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Now we are talking - 87%

6CORPSE6GRINDER6, May 15th, 2018

There's an abyss between this band's debut album and their sophomore effort, 2015’s “Entheogen”. First, there are elemental line up changes. While Federico Gutiérrez -guitar- and Eric Mejía on drums remained as the back-bone of the band, Esteban Solanos’ incompetent and extremely simplistic bass lines were replaced by Carlos Venegas who is in the other hand one of the best instrumentalists of the local scene, uses a fretless 5 string bass and has an enhanced sense of musicality, the star signing for this record without any doubt. On the other guitar they incorporated Esteban Sancho who shows inclinations towards darker atmospheres than mechanic tech-death but is still an extremely skillful player. Vocal duties were taken over by Felipe Tencio, who also shows better technique than their previous frontman, lower and deeper gutturals with more resonance, adding a menacing edge to the rest of the instruments. Every personnel change was an upgrade in musicianship for this album.

Composition wise, this album can be labeled as progressive death metal, there are surely figures that are hard to play on the strings but this time they experimented more with harmonic tension and atmospheres (actual music theory) rather than technical wankery, a sign of maturity in songwriting and creating lunar sceneries of some sort. There are hints of melody in some guitarlines but not oversweet, they actually make some passages epic. This album features amazing soloing too and sometimes several guitar layers at the same time, super catchy sweep picking licks are also present, the same with arpeggios and tense, unusual chord arrangements and progressions. Bass guitar fills are everywhere, most of the time portraying different figures than the guitars but never going out of scale, excellent work. I love the round sound of the slides on a fretless bass using finger picking. Drumming is very classy, not saturated with blast beats, showing knowledge of other genres -like jazz- in an exquisite way without losing focus on aggression.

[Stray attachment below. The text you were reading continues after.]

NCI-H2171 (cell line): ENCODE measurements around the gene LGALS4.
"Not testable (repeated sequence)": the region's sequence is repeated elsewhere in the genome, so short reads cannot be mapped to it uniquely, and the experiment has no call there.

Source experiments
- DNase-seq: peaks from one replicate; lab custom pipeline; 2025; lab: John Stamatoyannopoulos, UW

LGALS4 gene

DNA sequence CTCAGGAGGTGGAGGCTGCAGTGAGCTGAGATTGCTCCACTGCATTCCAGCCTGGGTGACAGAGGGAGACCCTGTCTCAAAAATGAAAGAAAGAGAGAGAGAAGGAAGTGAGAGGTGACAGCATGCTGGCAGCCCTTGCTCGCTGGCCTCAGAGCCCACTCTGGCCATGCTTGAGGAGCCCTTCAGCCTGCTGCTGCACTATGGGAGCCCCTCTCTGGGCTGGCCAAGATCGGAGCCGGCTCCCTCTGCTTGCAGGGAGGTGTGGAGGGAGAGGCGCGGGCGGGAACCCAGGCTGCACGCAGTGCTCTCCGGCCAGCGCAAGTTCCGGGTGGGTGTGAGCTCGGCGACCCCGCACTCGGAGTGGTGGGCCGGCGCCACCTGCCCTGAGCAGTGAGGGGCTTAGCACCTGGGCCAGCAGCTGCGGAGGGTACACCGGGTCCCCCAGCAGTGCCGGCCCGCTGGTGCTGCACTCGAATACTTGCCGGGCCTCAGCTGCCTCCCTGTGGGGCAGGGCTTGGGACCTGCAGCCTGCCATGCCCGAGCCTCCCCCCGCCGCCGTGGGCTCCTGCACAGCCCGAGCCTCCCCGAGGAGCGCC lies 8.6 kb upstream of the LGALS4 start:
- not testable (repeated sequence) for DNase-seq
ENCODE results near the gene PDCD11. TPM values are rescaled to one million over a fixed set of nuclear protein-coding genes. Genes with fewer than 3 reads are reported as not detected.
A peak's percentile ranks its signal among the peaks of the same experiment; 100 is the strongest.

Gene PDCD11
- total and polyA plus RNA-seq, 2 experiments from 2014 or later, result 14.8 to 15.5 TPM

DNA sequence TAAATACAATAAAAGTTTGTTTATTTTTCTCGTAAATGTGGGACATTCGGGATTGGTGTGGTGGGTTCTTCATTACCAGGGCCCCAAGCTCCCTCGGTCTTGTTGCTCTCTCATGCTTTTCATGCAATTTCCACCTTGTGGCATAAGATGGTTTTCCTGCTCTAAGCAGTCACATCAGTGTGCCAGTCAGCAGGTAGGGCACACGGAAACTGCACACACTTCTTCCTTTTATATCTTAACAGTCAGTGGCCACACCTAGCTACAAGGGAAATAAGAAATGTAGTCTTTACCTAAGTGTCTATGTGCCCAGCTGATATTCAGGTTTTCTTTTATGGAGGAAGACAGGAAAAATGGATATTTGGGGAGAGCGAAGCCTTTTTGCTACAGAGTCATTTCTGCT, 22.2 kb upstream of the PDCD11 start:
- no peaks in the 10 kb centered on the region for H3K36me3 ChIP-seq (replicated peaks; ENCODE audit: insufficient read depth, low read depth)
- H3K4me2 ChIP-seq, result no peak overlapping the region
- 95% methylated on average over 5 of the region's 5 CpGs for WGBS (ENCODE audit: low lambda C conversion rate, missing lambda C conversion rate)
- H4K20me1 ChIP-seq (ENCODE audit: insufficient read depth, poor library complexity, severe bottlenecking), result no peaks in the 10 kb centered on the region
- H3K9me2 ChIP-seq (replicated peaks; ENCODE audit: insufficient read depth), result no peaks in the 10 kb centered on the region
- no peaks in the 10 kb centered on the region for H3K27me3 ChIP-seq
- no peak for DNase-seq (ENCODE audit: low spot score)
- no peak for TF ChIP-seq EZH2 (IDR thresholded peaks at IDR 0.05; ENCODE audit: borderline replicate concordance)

The only segments I dislike in this record are the studio sonic landscapes that make the record longer than it should, some songs are already long by themselves relying on real music, those large ambient passages full of synthesizers and effects kind of water down the intensity of the songs that are amazing and didn't need those distractions to build ambiences. The production is still crystal clear (they used the same facilities and producer for the first couple of albums) I have nothing against it because every player developed an organic pitch for their respective instrument, unlike on the previous record that sounds pretty generic. You really should check this out if you're in for some experimental extreme metal.